Never thought I'd be defending advertising...
At Worm's peak, Wildbow said he was averaging 20K views, consistently. So I went over to Project Wonderful and did a search for everything on its network that got between 15-25K daily traffic, to take a sample of similar sites:
I don't know if 20k was Wildbow's total views or just his unique visitors. Either way, your example is still inaccurate, because you're sampling all different sizes of ads, which vary wildly in price due to their varied effectiveness and of course varied placement on a given site.
For a clearer sample, let's look only at leaderboard ads (size 728x90), as they are generally the more effective and valuable than the other types of ads. Let's keep the daily traffic threshold the same but extend the duration to the last 15 days instead of only 5. And because bidding can also vary wildly, we'll also look at the "average historical bid" over those 15 days instead of just the "current bid" that you were looking at. Here's the link.
I'm sure you'll notice the difference. This is also going purely on page views. If we adjusted for "unique views" of whatever Wildbow's stats were, I'm sure we'd see an even larger disparity from your original sampling.
Furthermore, there's the added variable of ad placement. Certainly, an ad placed prominently at the top of a site will be more desirable and valuable than an ad relegated to the bottom or anywhere else that is hard to see.
- running ads affects your sites performance, because if the ad servers have problems it will affect your load times
Indeed, that could be a problem, but for those of us using Wordpress and Blogger, loading times will not be affected very much. Also, ads load asynchronously, so people can keep reading while your ads are busy loading anyway.
- advertisers frequently don't respect your ad guidelines
- Even for ads that do comply with the basic PW guidelines, you're going to run into some that make you squirm...
I've had no such problems, personally, but there are multiple steps you would be able to take against this. The first is blocking, which you mentioned. You can block individual ads or the advertiser's account.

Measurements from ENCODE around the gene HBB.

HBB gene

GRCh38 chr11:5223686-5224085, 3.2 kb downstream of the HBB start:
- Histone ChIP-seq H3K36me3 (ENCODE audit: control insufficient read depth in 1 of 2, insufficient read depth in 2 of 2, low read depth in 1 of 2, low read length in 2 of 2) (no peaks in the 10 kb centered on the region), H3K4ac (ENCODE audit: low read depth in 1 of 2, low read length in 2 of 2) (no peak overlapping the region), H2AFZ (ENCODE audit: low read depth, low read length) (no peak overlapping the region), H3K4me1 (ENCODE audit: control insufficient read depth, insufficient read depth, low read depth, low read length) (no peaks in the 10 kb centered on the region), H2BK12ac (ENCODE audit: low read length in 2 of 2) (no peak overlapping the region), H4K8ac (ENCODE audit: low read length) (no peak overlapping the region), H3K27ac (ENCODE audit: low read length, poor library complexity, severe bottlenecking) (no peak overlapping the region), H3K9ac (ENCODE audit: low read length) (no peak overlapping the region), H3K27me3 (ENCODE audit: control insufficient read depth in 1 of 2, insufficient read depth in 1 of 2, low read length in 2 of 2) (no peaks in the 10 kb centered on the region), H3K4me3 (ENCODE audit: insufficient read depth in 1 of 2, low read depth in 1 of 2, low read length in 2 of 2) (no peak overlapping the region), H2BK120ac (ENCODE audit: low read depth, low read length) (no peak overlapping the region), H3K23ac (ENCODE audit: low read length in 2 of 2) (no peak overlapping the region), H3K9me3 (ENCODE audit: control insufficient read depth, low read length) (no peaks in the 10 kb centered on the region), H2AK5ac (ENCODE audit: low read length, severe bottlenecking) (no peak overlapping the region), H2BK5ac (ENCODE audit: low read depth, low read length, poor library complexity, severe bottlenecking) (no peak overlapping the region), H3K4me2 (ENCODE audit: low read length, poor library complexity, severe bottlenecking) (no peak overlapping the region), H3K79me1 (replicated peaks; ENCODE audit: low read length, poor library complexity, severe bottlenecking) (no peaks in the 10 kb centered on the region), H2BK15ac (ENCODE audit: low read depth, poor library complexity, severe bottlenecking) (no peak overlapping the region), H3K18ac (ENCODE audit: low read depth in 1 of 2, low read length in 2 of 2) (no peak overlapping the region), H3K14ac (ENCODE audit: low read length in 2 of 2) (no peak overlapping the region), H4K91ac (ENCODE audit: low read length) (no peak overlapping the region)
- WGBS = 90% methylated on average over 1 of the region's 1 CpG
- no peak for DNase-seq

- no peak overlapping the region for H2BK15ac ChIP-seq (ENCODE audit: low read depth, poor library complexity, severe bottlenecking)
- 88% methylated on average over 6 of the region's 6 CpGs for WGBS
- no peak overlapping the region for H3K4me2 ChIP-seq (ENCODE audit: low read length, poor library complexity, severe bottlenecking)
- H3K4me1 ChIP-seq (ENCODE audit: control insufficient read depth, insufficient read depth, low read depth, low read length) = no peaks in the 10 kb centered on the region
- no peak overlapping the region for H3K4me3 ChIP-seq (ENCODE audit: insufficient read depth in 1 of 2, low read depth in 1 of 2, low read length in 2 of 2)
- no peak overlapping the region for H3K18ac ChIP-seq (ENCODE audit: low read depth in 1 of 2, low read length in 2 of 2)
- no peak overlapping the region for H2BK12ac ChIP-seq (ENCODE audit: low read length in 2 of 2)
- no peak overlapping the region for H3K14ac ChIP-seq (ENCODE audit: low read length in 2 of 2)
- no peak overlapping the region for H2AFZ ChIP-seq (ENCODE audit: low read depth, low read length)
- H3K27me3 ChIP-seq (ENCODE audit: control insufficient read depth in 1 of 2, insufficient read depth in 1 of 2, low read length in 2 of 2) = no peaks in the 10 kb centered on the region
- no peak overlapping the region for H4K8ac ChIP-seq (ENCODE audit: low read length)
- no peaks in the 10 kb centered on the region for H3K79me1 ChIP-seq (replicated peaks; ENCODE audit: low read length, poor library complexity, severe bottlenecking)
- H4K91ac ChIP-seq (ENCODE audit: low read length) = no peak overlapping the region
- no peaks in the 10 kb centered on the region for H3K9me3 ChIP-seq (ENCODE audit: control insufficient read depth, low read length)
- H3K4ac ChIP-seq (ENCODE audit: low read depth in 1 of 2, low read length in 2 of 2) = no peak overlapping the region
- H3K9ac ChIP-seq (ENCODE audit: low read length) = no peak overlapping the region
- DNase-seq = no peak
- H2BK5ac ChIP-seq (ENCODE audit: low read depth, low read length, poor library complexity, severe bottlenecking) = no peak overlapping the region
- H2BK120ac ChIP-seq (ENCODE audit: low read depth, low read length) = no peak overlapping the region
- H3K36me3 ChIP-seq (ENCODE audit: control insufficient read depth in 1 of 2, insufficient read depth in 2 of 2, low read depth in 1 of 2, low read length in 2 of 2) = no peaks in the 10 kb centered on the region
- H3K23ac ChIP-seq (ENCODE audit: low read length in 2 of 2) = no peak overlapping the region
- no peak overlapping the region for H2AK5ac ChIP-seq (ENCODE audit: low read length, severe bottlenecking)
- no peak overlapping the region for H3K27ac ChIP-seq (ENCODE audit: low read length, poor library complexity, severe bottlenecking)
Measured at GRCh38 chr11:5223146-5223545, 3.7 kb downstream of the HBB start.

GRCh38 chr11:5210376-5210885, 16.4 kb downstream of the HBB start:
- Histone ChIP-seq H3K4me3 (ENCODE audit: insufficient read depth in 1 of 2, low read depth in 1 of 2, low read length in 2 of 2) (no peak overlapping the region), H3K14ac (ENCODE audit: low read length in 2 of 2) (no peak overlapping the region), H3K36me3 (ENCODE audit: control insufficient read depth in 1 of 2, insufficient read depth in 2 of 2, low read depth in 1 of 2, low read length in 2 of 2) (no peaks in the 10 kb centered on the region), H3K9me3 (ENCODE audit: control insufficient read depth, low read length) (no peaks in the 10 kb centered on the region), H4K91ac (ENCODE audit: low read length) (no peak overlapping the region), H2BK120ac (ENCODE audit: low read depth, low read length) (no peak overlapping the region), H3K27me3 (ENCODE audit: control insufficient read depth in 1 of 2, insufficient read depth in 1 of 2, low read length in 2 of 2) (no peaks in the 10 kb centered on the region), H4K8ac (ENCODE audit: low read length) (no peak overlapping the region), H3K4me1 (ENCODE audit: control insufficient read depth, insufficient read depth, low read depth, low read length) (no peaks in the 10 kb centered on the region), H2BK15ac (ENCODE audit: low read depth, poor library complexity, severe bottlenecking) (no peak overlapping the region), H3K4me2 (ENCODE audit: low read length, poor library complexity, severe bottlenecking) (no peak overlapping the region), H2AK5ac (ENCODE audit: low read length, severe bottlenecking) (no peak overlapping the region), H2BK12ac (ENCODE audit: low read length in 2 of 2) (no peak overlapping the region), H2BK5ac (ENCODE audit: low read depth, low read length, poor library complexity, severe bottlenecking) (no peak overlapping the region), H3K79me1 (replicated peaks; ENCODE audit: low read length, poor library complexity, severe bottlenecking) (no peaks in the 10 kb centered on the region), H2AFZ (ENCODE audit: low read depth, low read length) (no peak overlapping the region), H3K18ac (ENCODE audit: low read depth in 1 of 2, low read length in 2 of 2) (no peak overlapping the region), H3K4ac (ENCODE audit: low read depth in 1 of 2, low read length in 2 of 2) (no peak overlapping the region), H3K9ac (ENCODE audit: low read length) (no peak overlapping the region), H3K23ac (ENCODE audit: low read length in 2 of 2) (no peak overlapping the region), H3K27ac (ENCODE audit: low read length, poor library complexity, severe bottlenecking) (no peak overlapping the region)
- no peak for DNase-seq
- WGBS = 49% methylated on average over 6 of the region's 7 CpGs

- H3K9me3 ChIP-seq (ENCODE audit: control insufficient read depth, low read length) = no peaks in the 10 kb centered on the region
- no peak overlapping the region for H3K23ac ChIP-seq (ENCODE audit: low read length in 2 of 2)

Secondly, you can make it so no ads (or just accounts) run on your site without being approved by you first. Many sites do this.
Thirdly, you can set a minimum bidding requirement, which generally prevents "ugly" ads (ads people didn't put much effort into) from running on your site, as those ads often look for free advertising.
Fourthly, adjust your "tags" so that they do not attract ads with undesirable content. If your serial contains sex and gore and whatever else, you don't necessarily need to include those in the tags on your ad boxes. Unless, of course, you don't mind having ads that show such things. But considering that you only get 20 tags to work with, I'd say there are probably better words to include.
These are all just how Project Wonderful handles it, however. I do not know how other networks manage it.
In general your readers aren't going to like the ads. They won't necessarily hate them as much as many of my readers do, and they might put up with them as a cost of getting the content they want, but they will pretty much universally always view the ads as an impediment they have to work around/live with, rather than as something that adds value to your site.
This is the issue of placement. Finding a location on your site that balances appeal for advertisers but does not intrude upon the reading experience. And hell, if ads inexorably bother your readers, they can always use an ad blocker.
From a purely site management perspective, if you don't *need* ads there's absolutely no reason to run them. And if you think you can benefit from them financially, you need to make sure they return enough to make up for the time you'll have to put in managing them.
Again, it's not just a financial issue. It's also communal issue.
Several of the webcomics I read are members of one collective or other, and each comic thus has prominently displayed links to other comics in that "alliance," with a thumbnail image. I think it'd be very cool if some webserial authors banded together and did something like that.
I agree! I actually had a similar idea, but I'm honestly too shy to approach other people to float the idea by them. I'd be up for forming a collective of some sort.
Oddly enough, the two of you illuminated the heart of the problem in about two seconds.
Writers with larger serials will see little reason to become part of a "collective," and writers with small serials will generally be too timid to even ask. It's an uneven exchange, as well, based on the how generous the larger serialist feels like being. With ads, however, this is not an issue, because the exchange is no longer uneven.
I don't think most people respond well to ads that are immediately recognizable as such--I know I don't.
It's the advertiser's job to make their ad appealing, not yours. If you hate ads categorically, you can always employ an ad blocker. Also, I think most people who actually enjoy your work will understand if you choose to use ads. That's what supporting you means.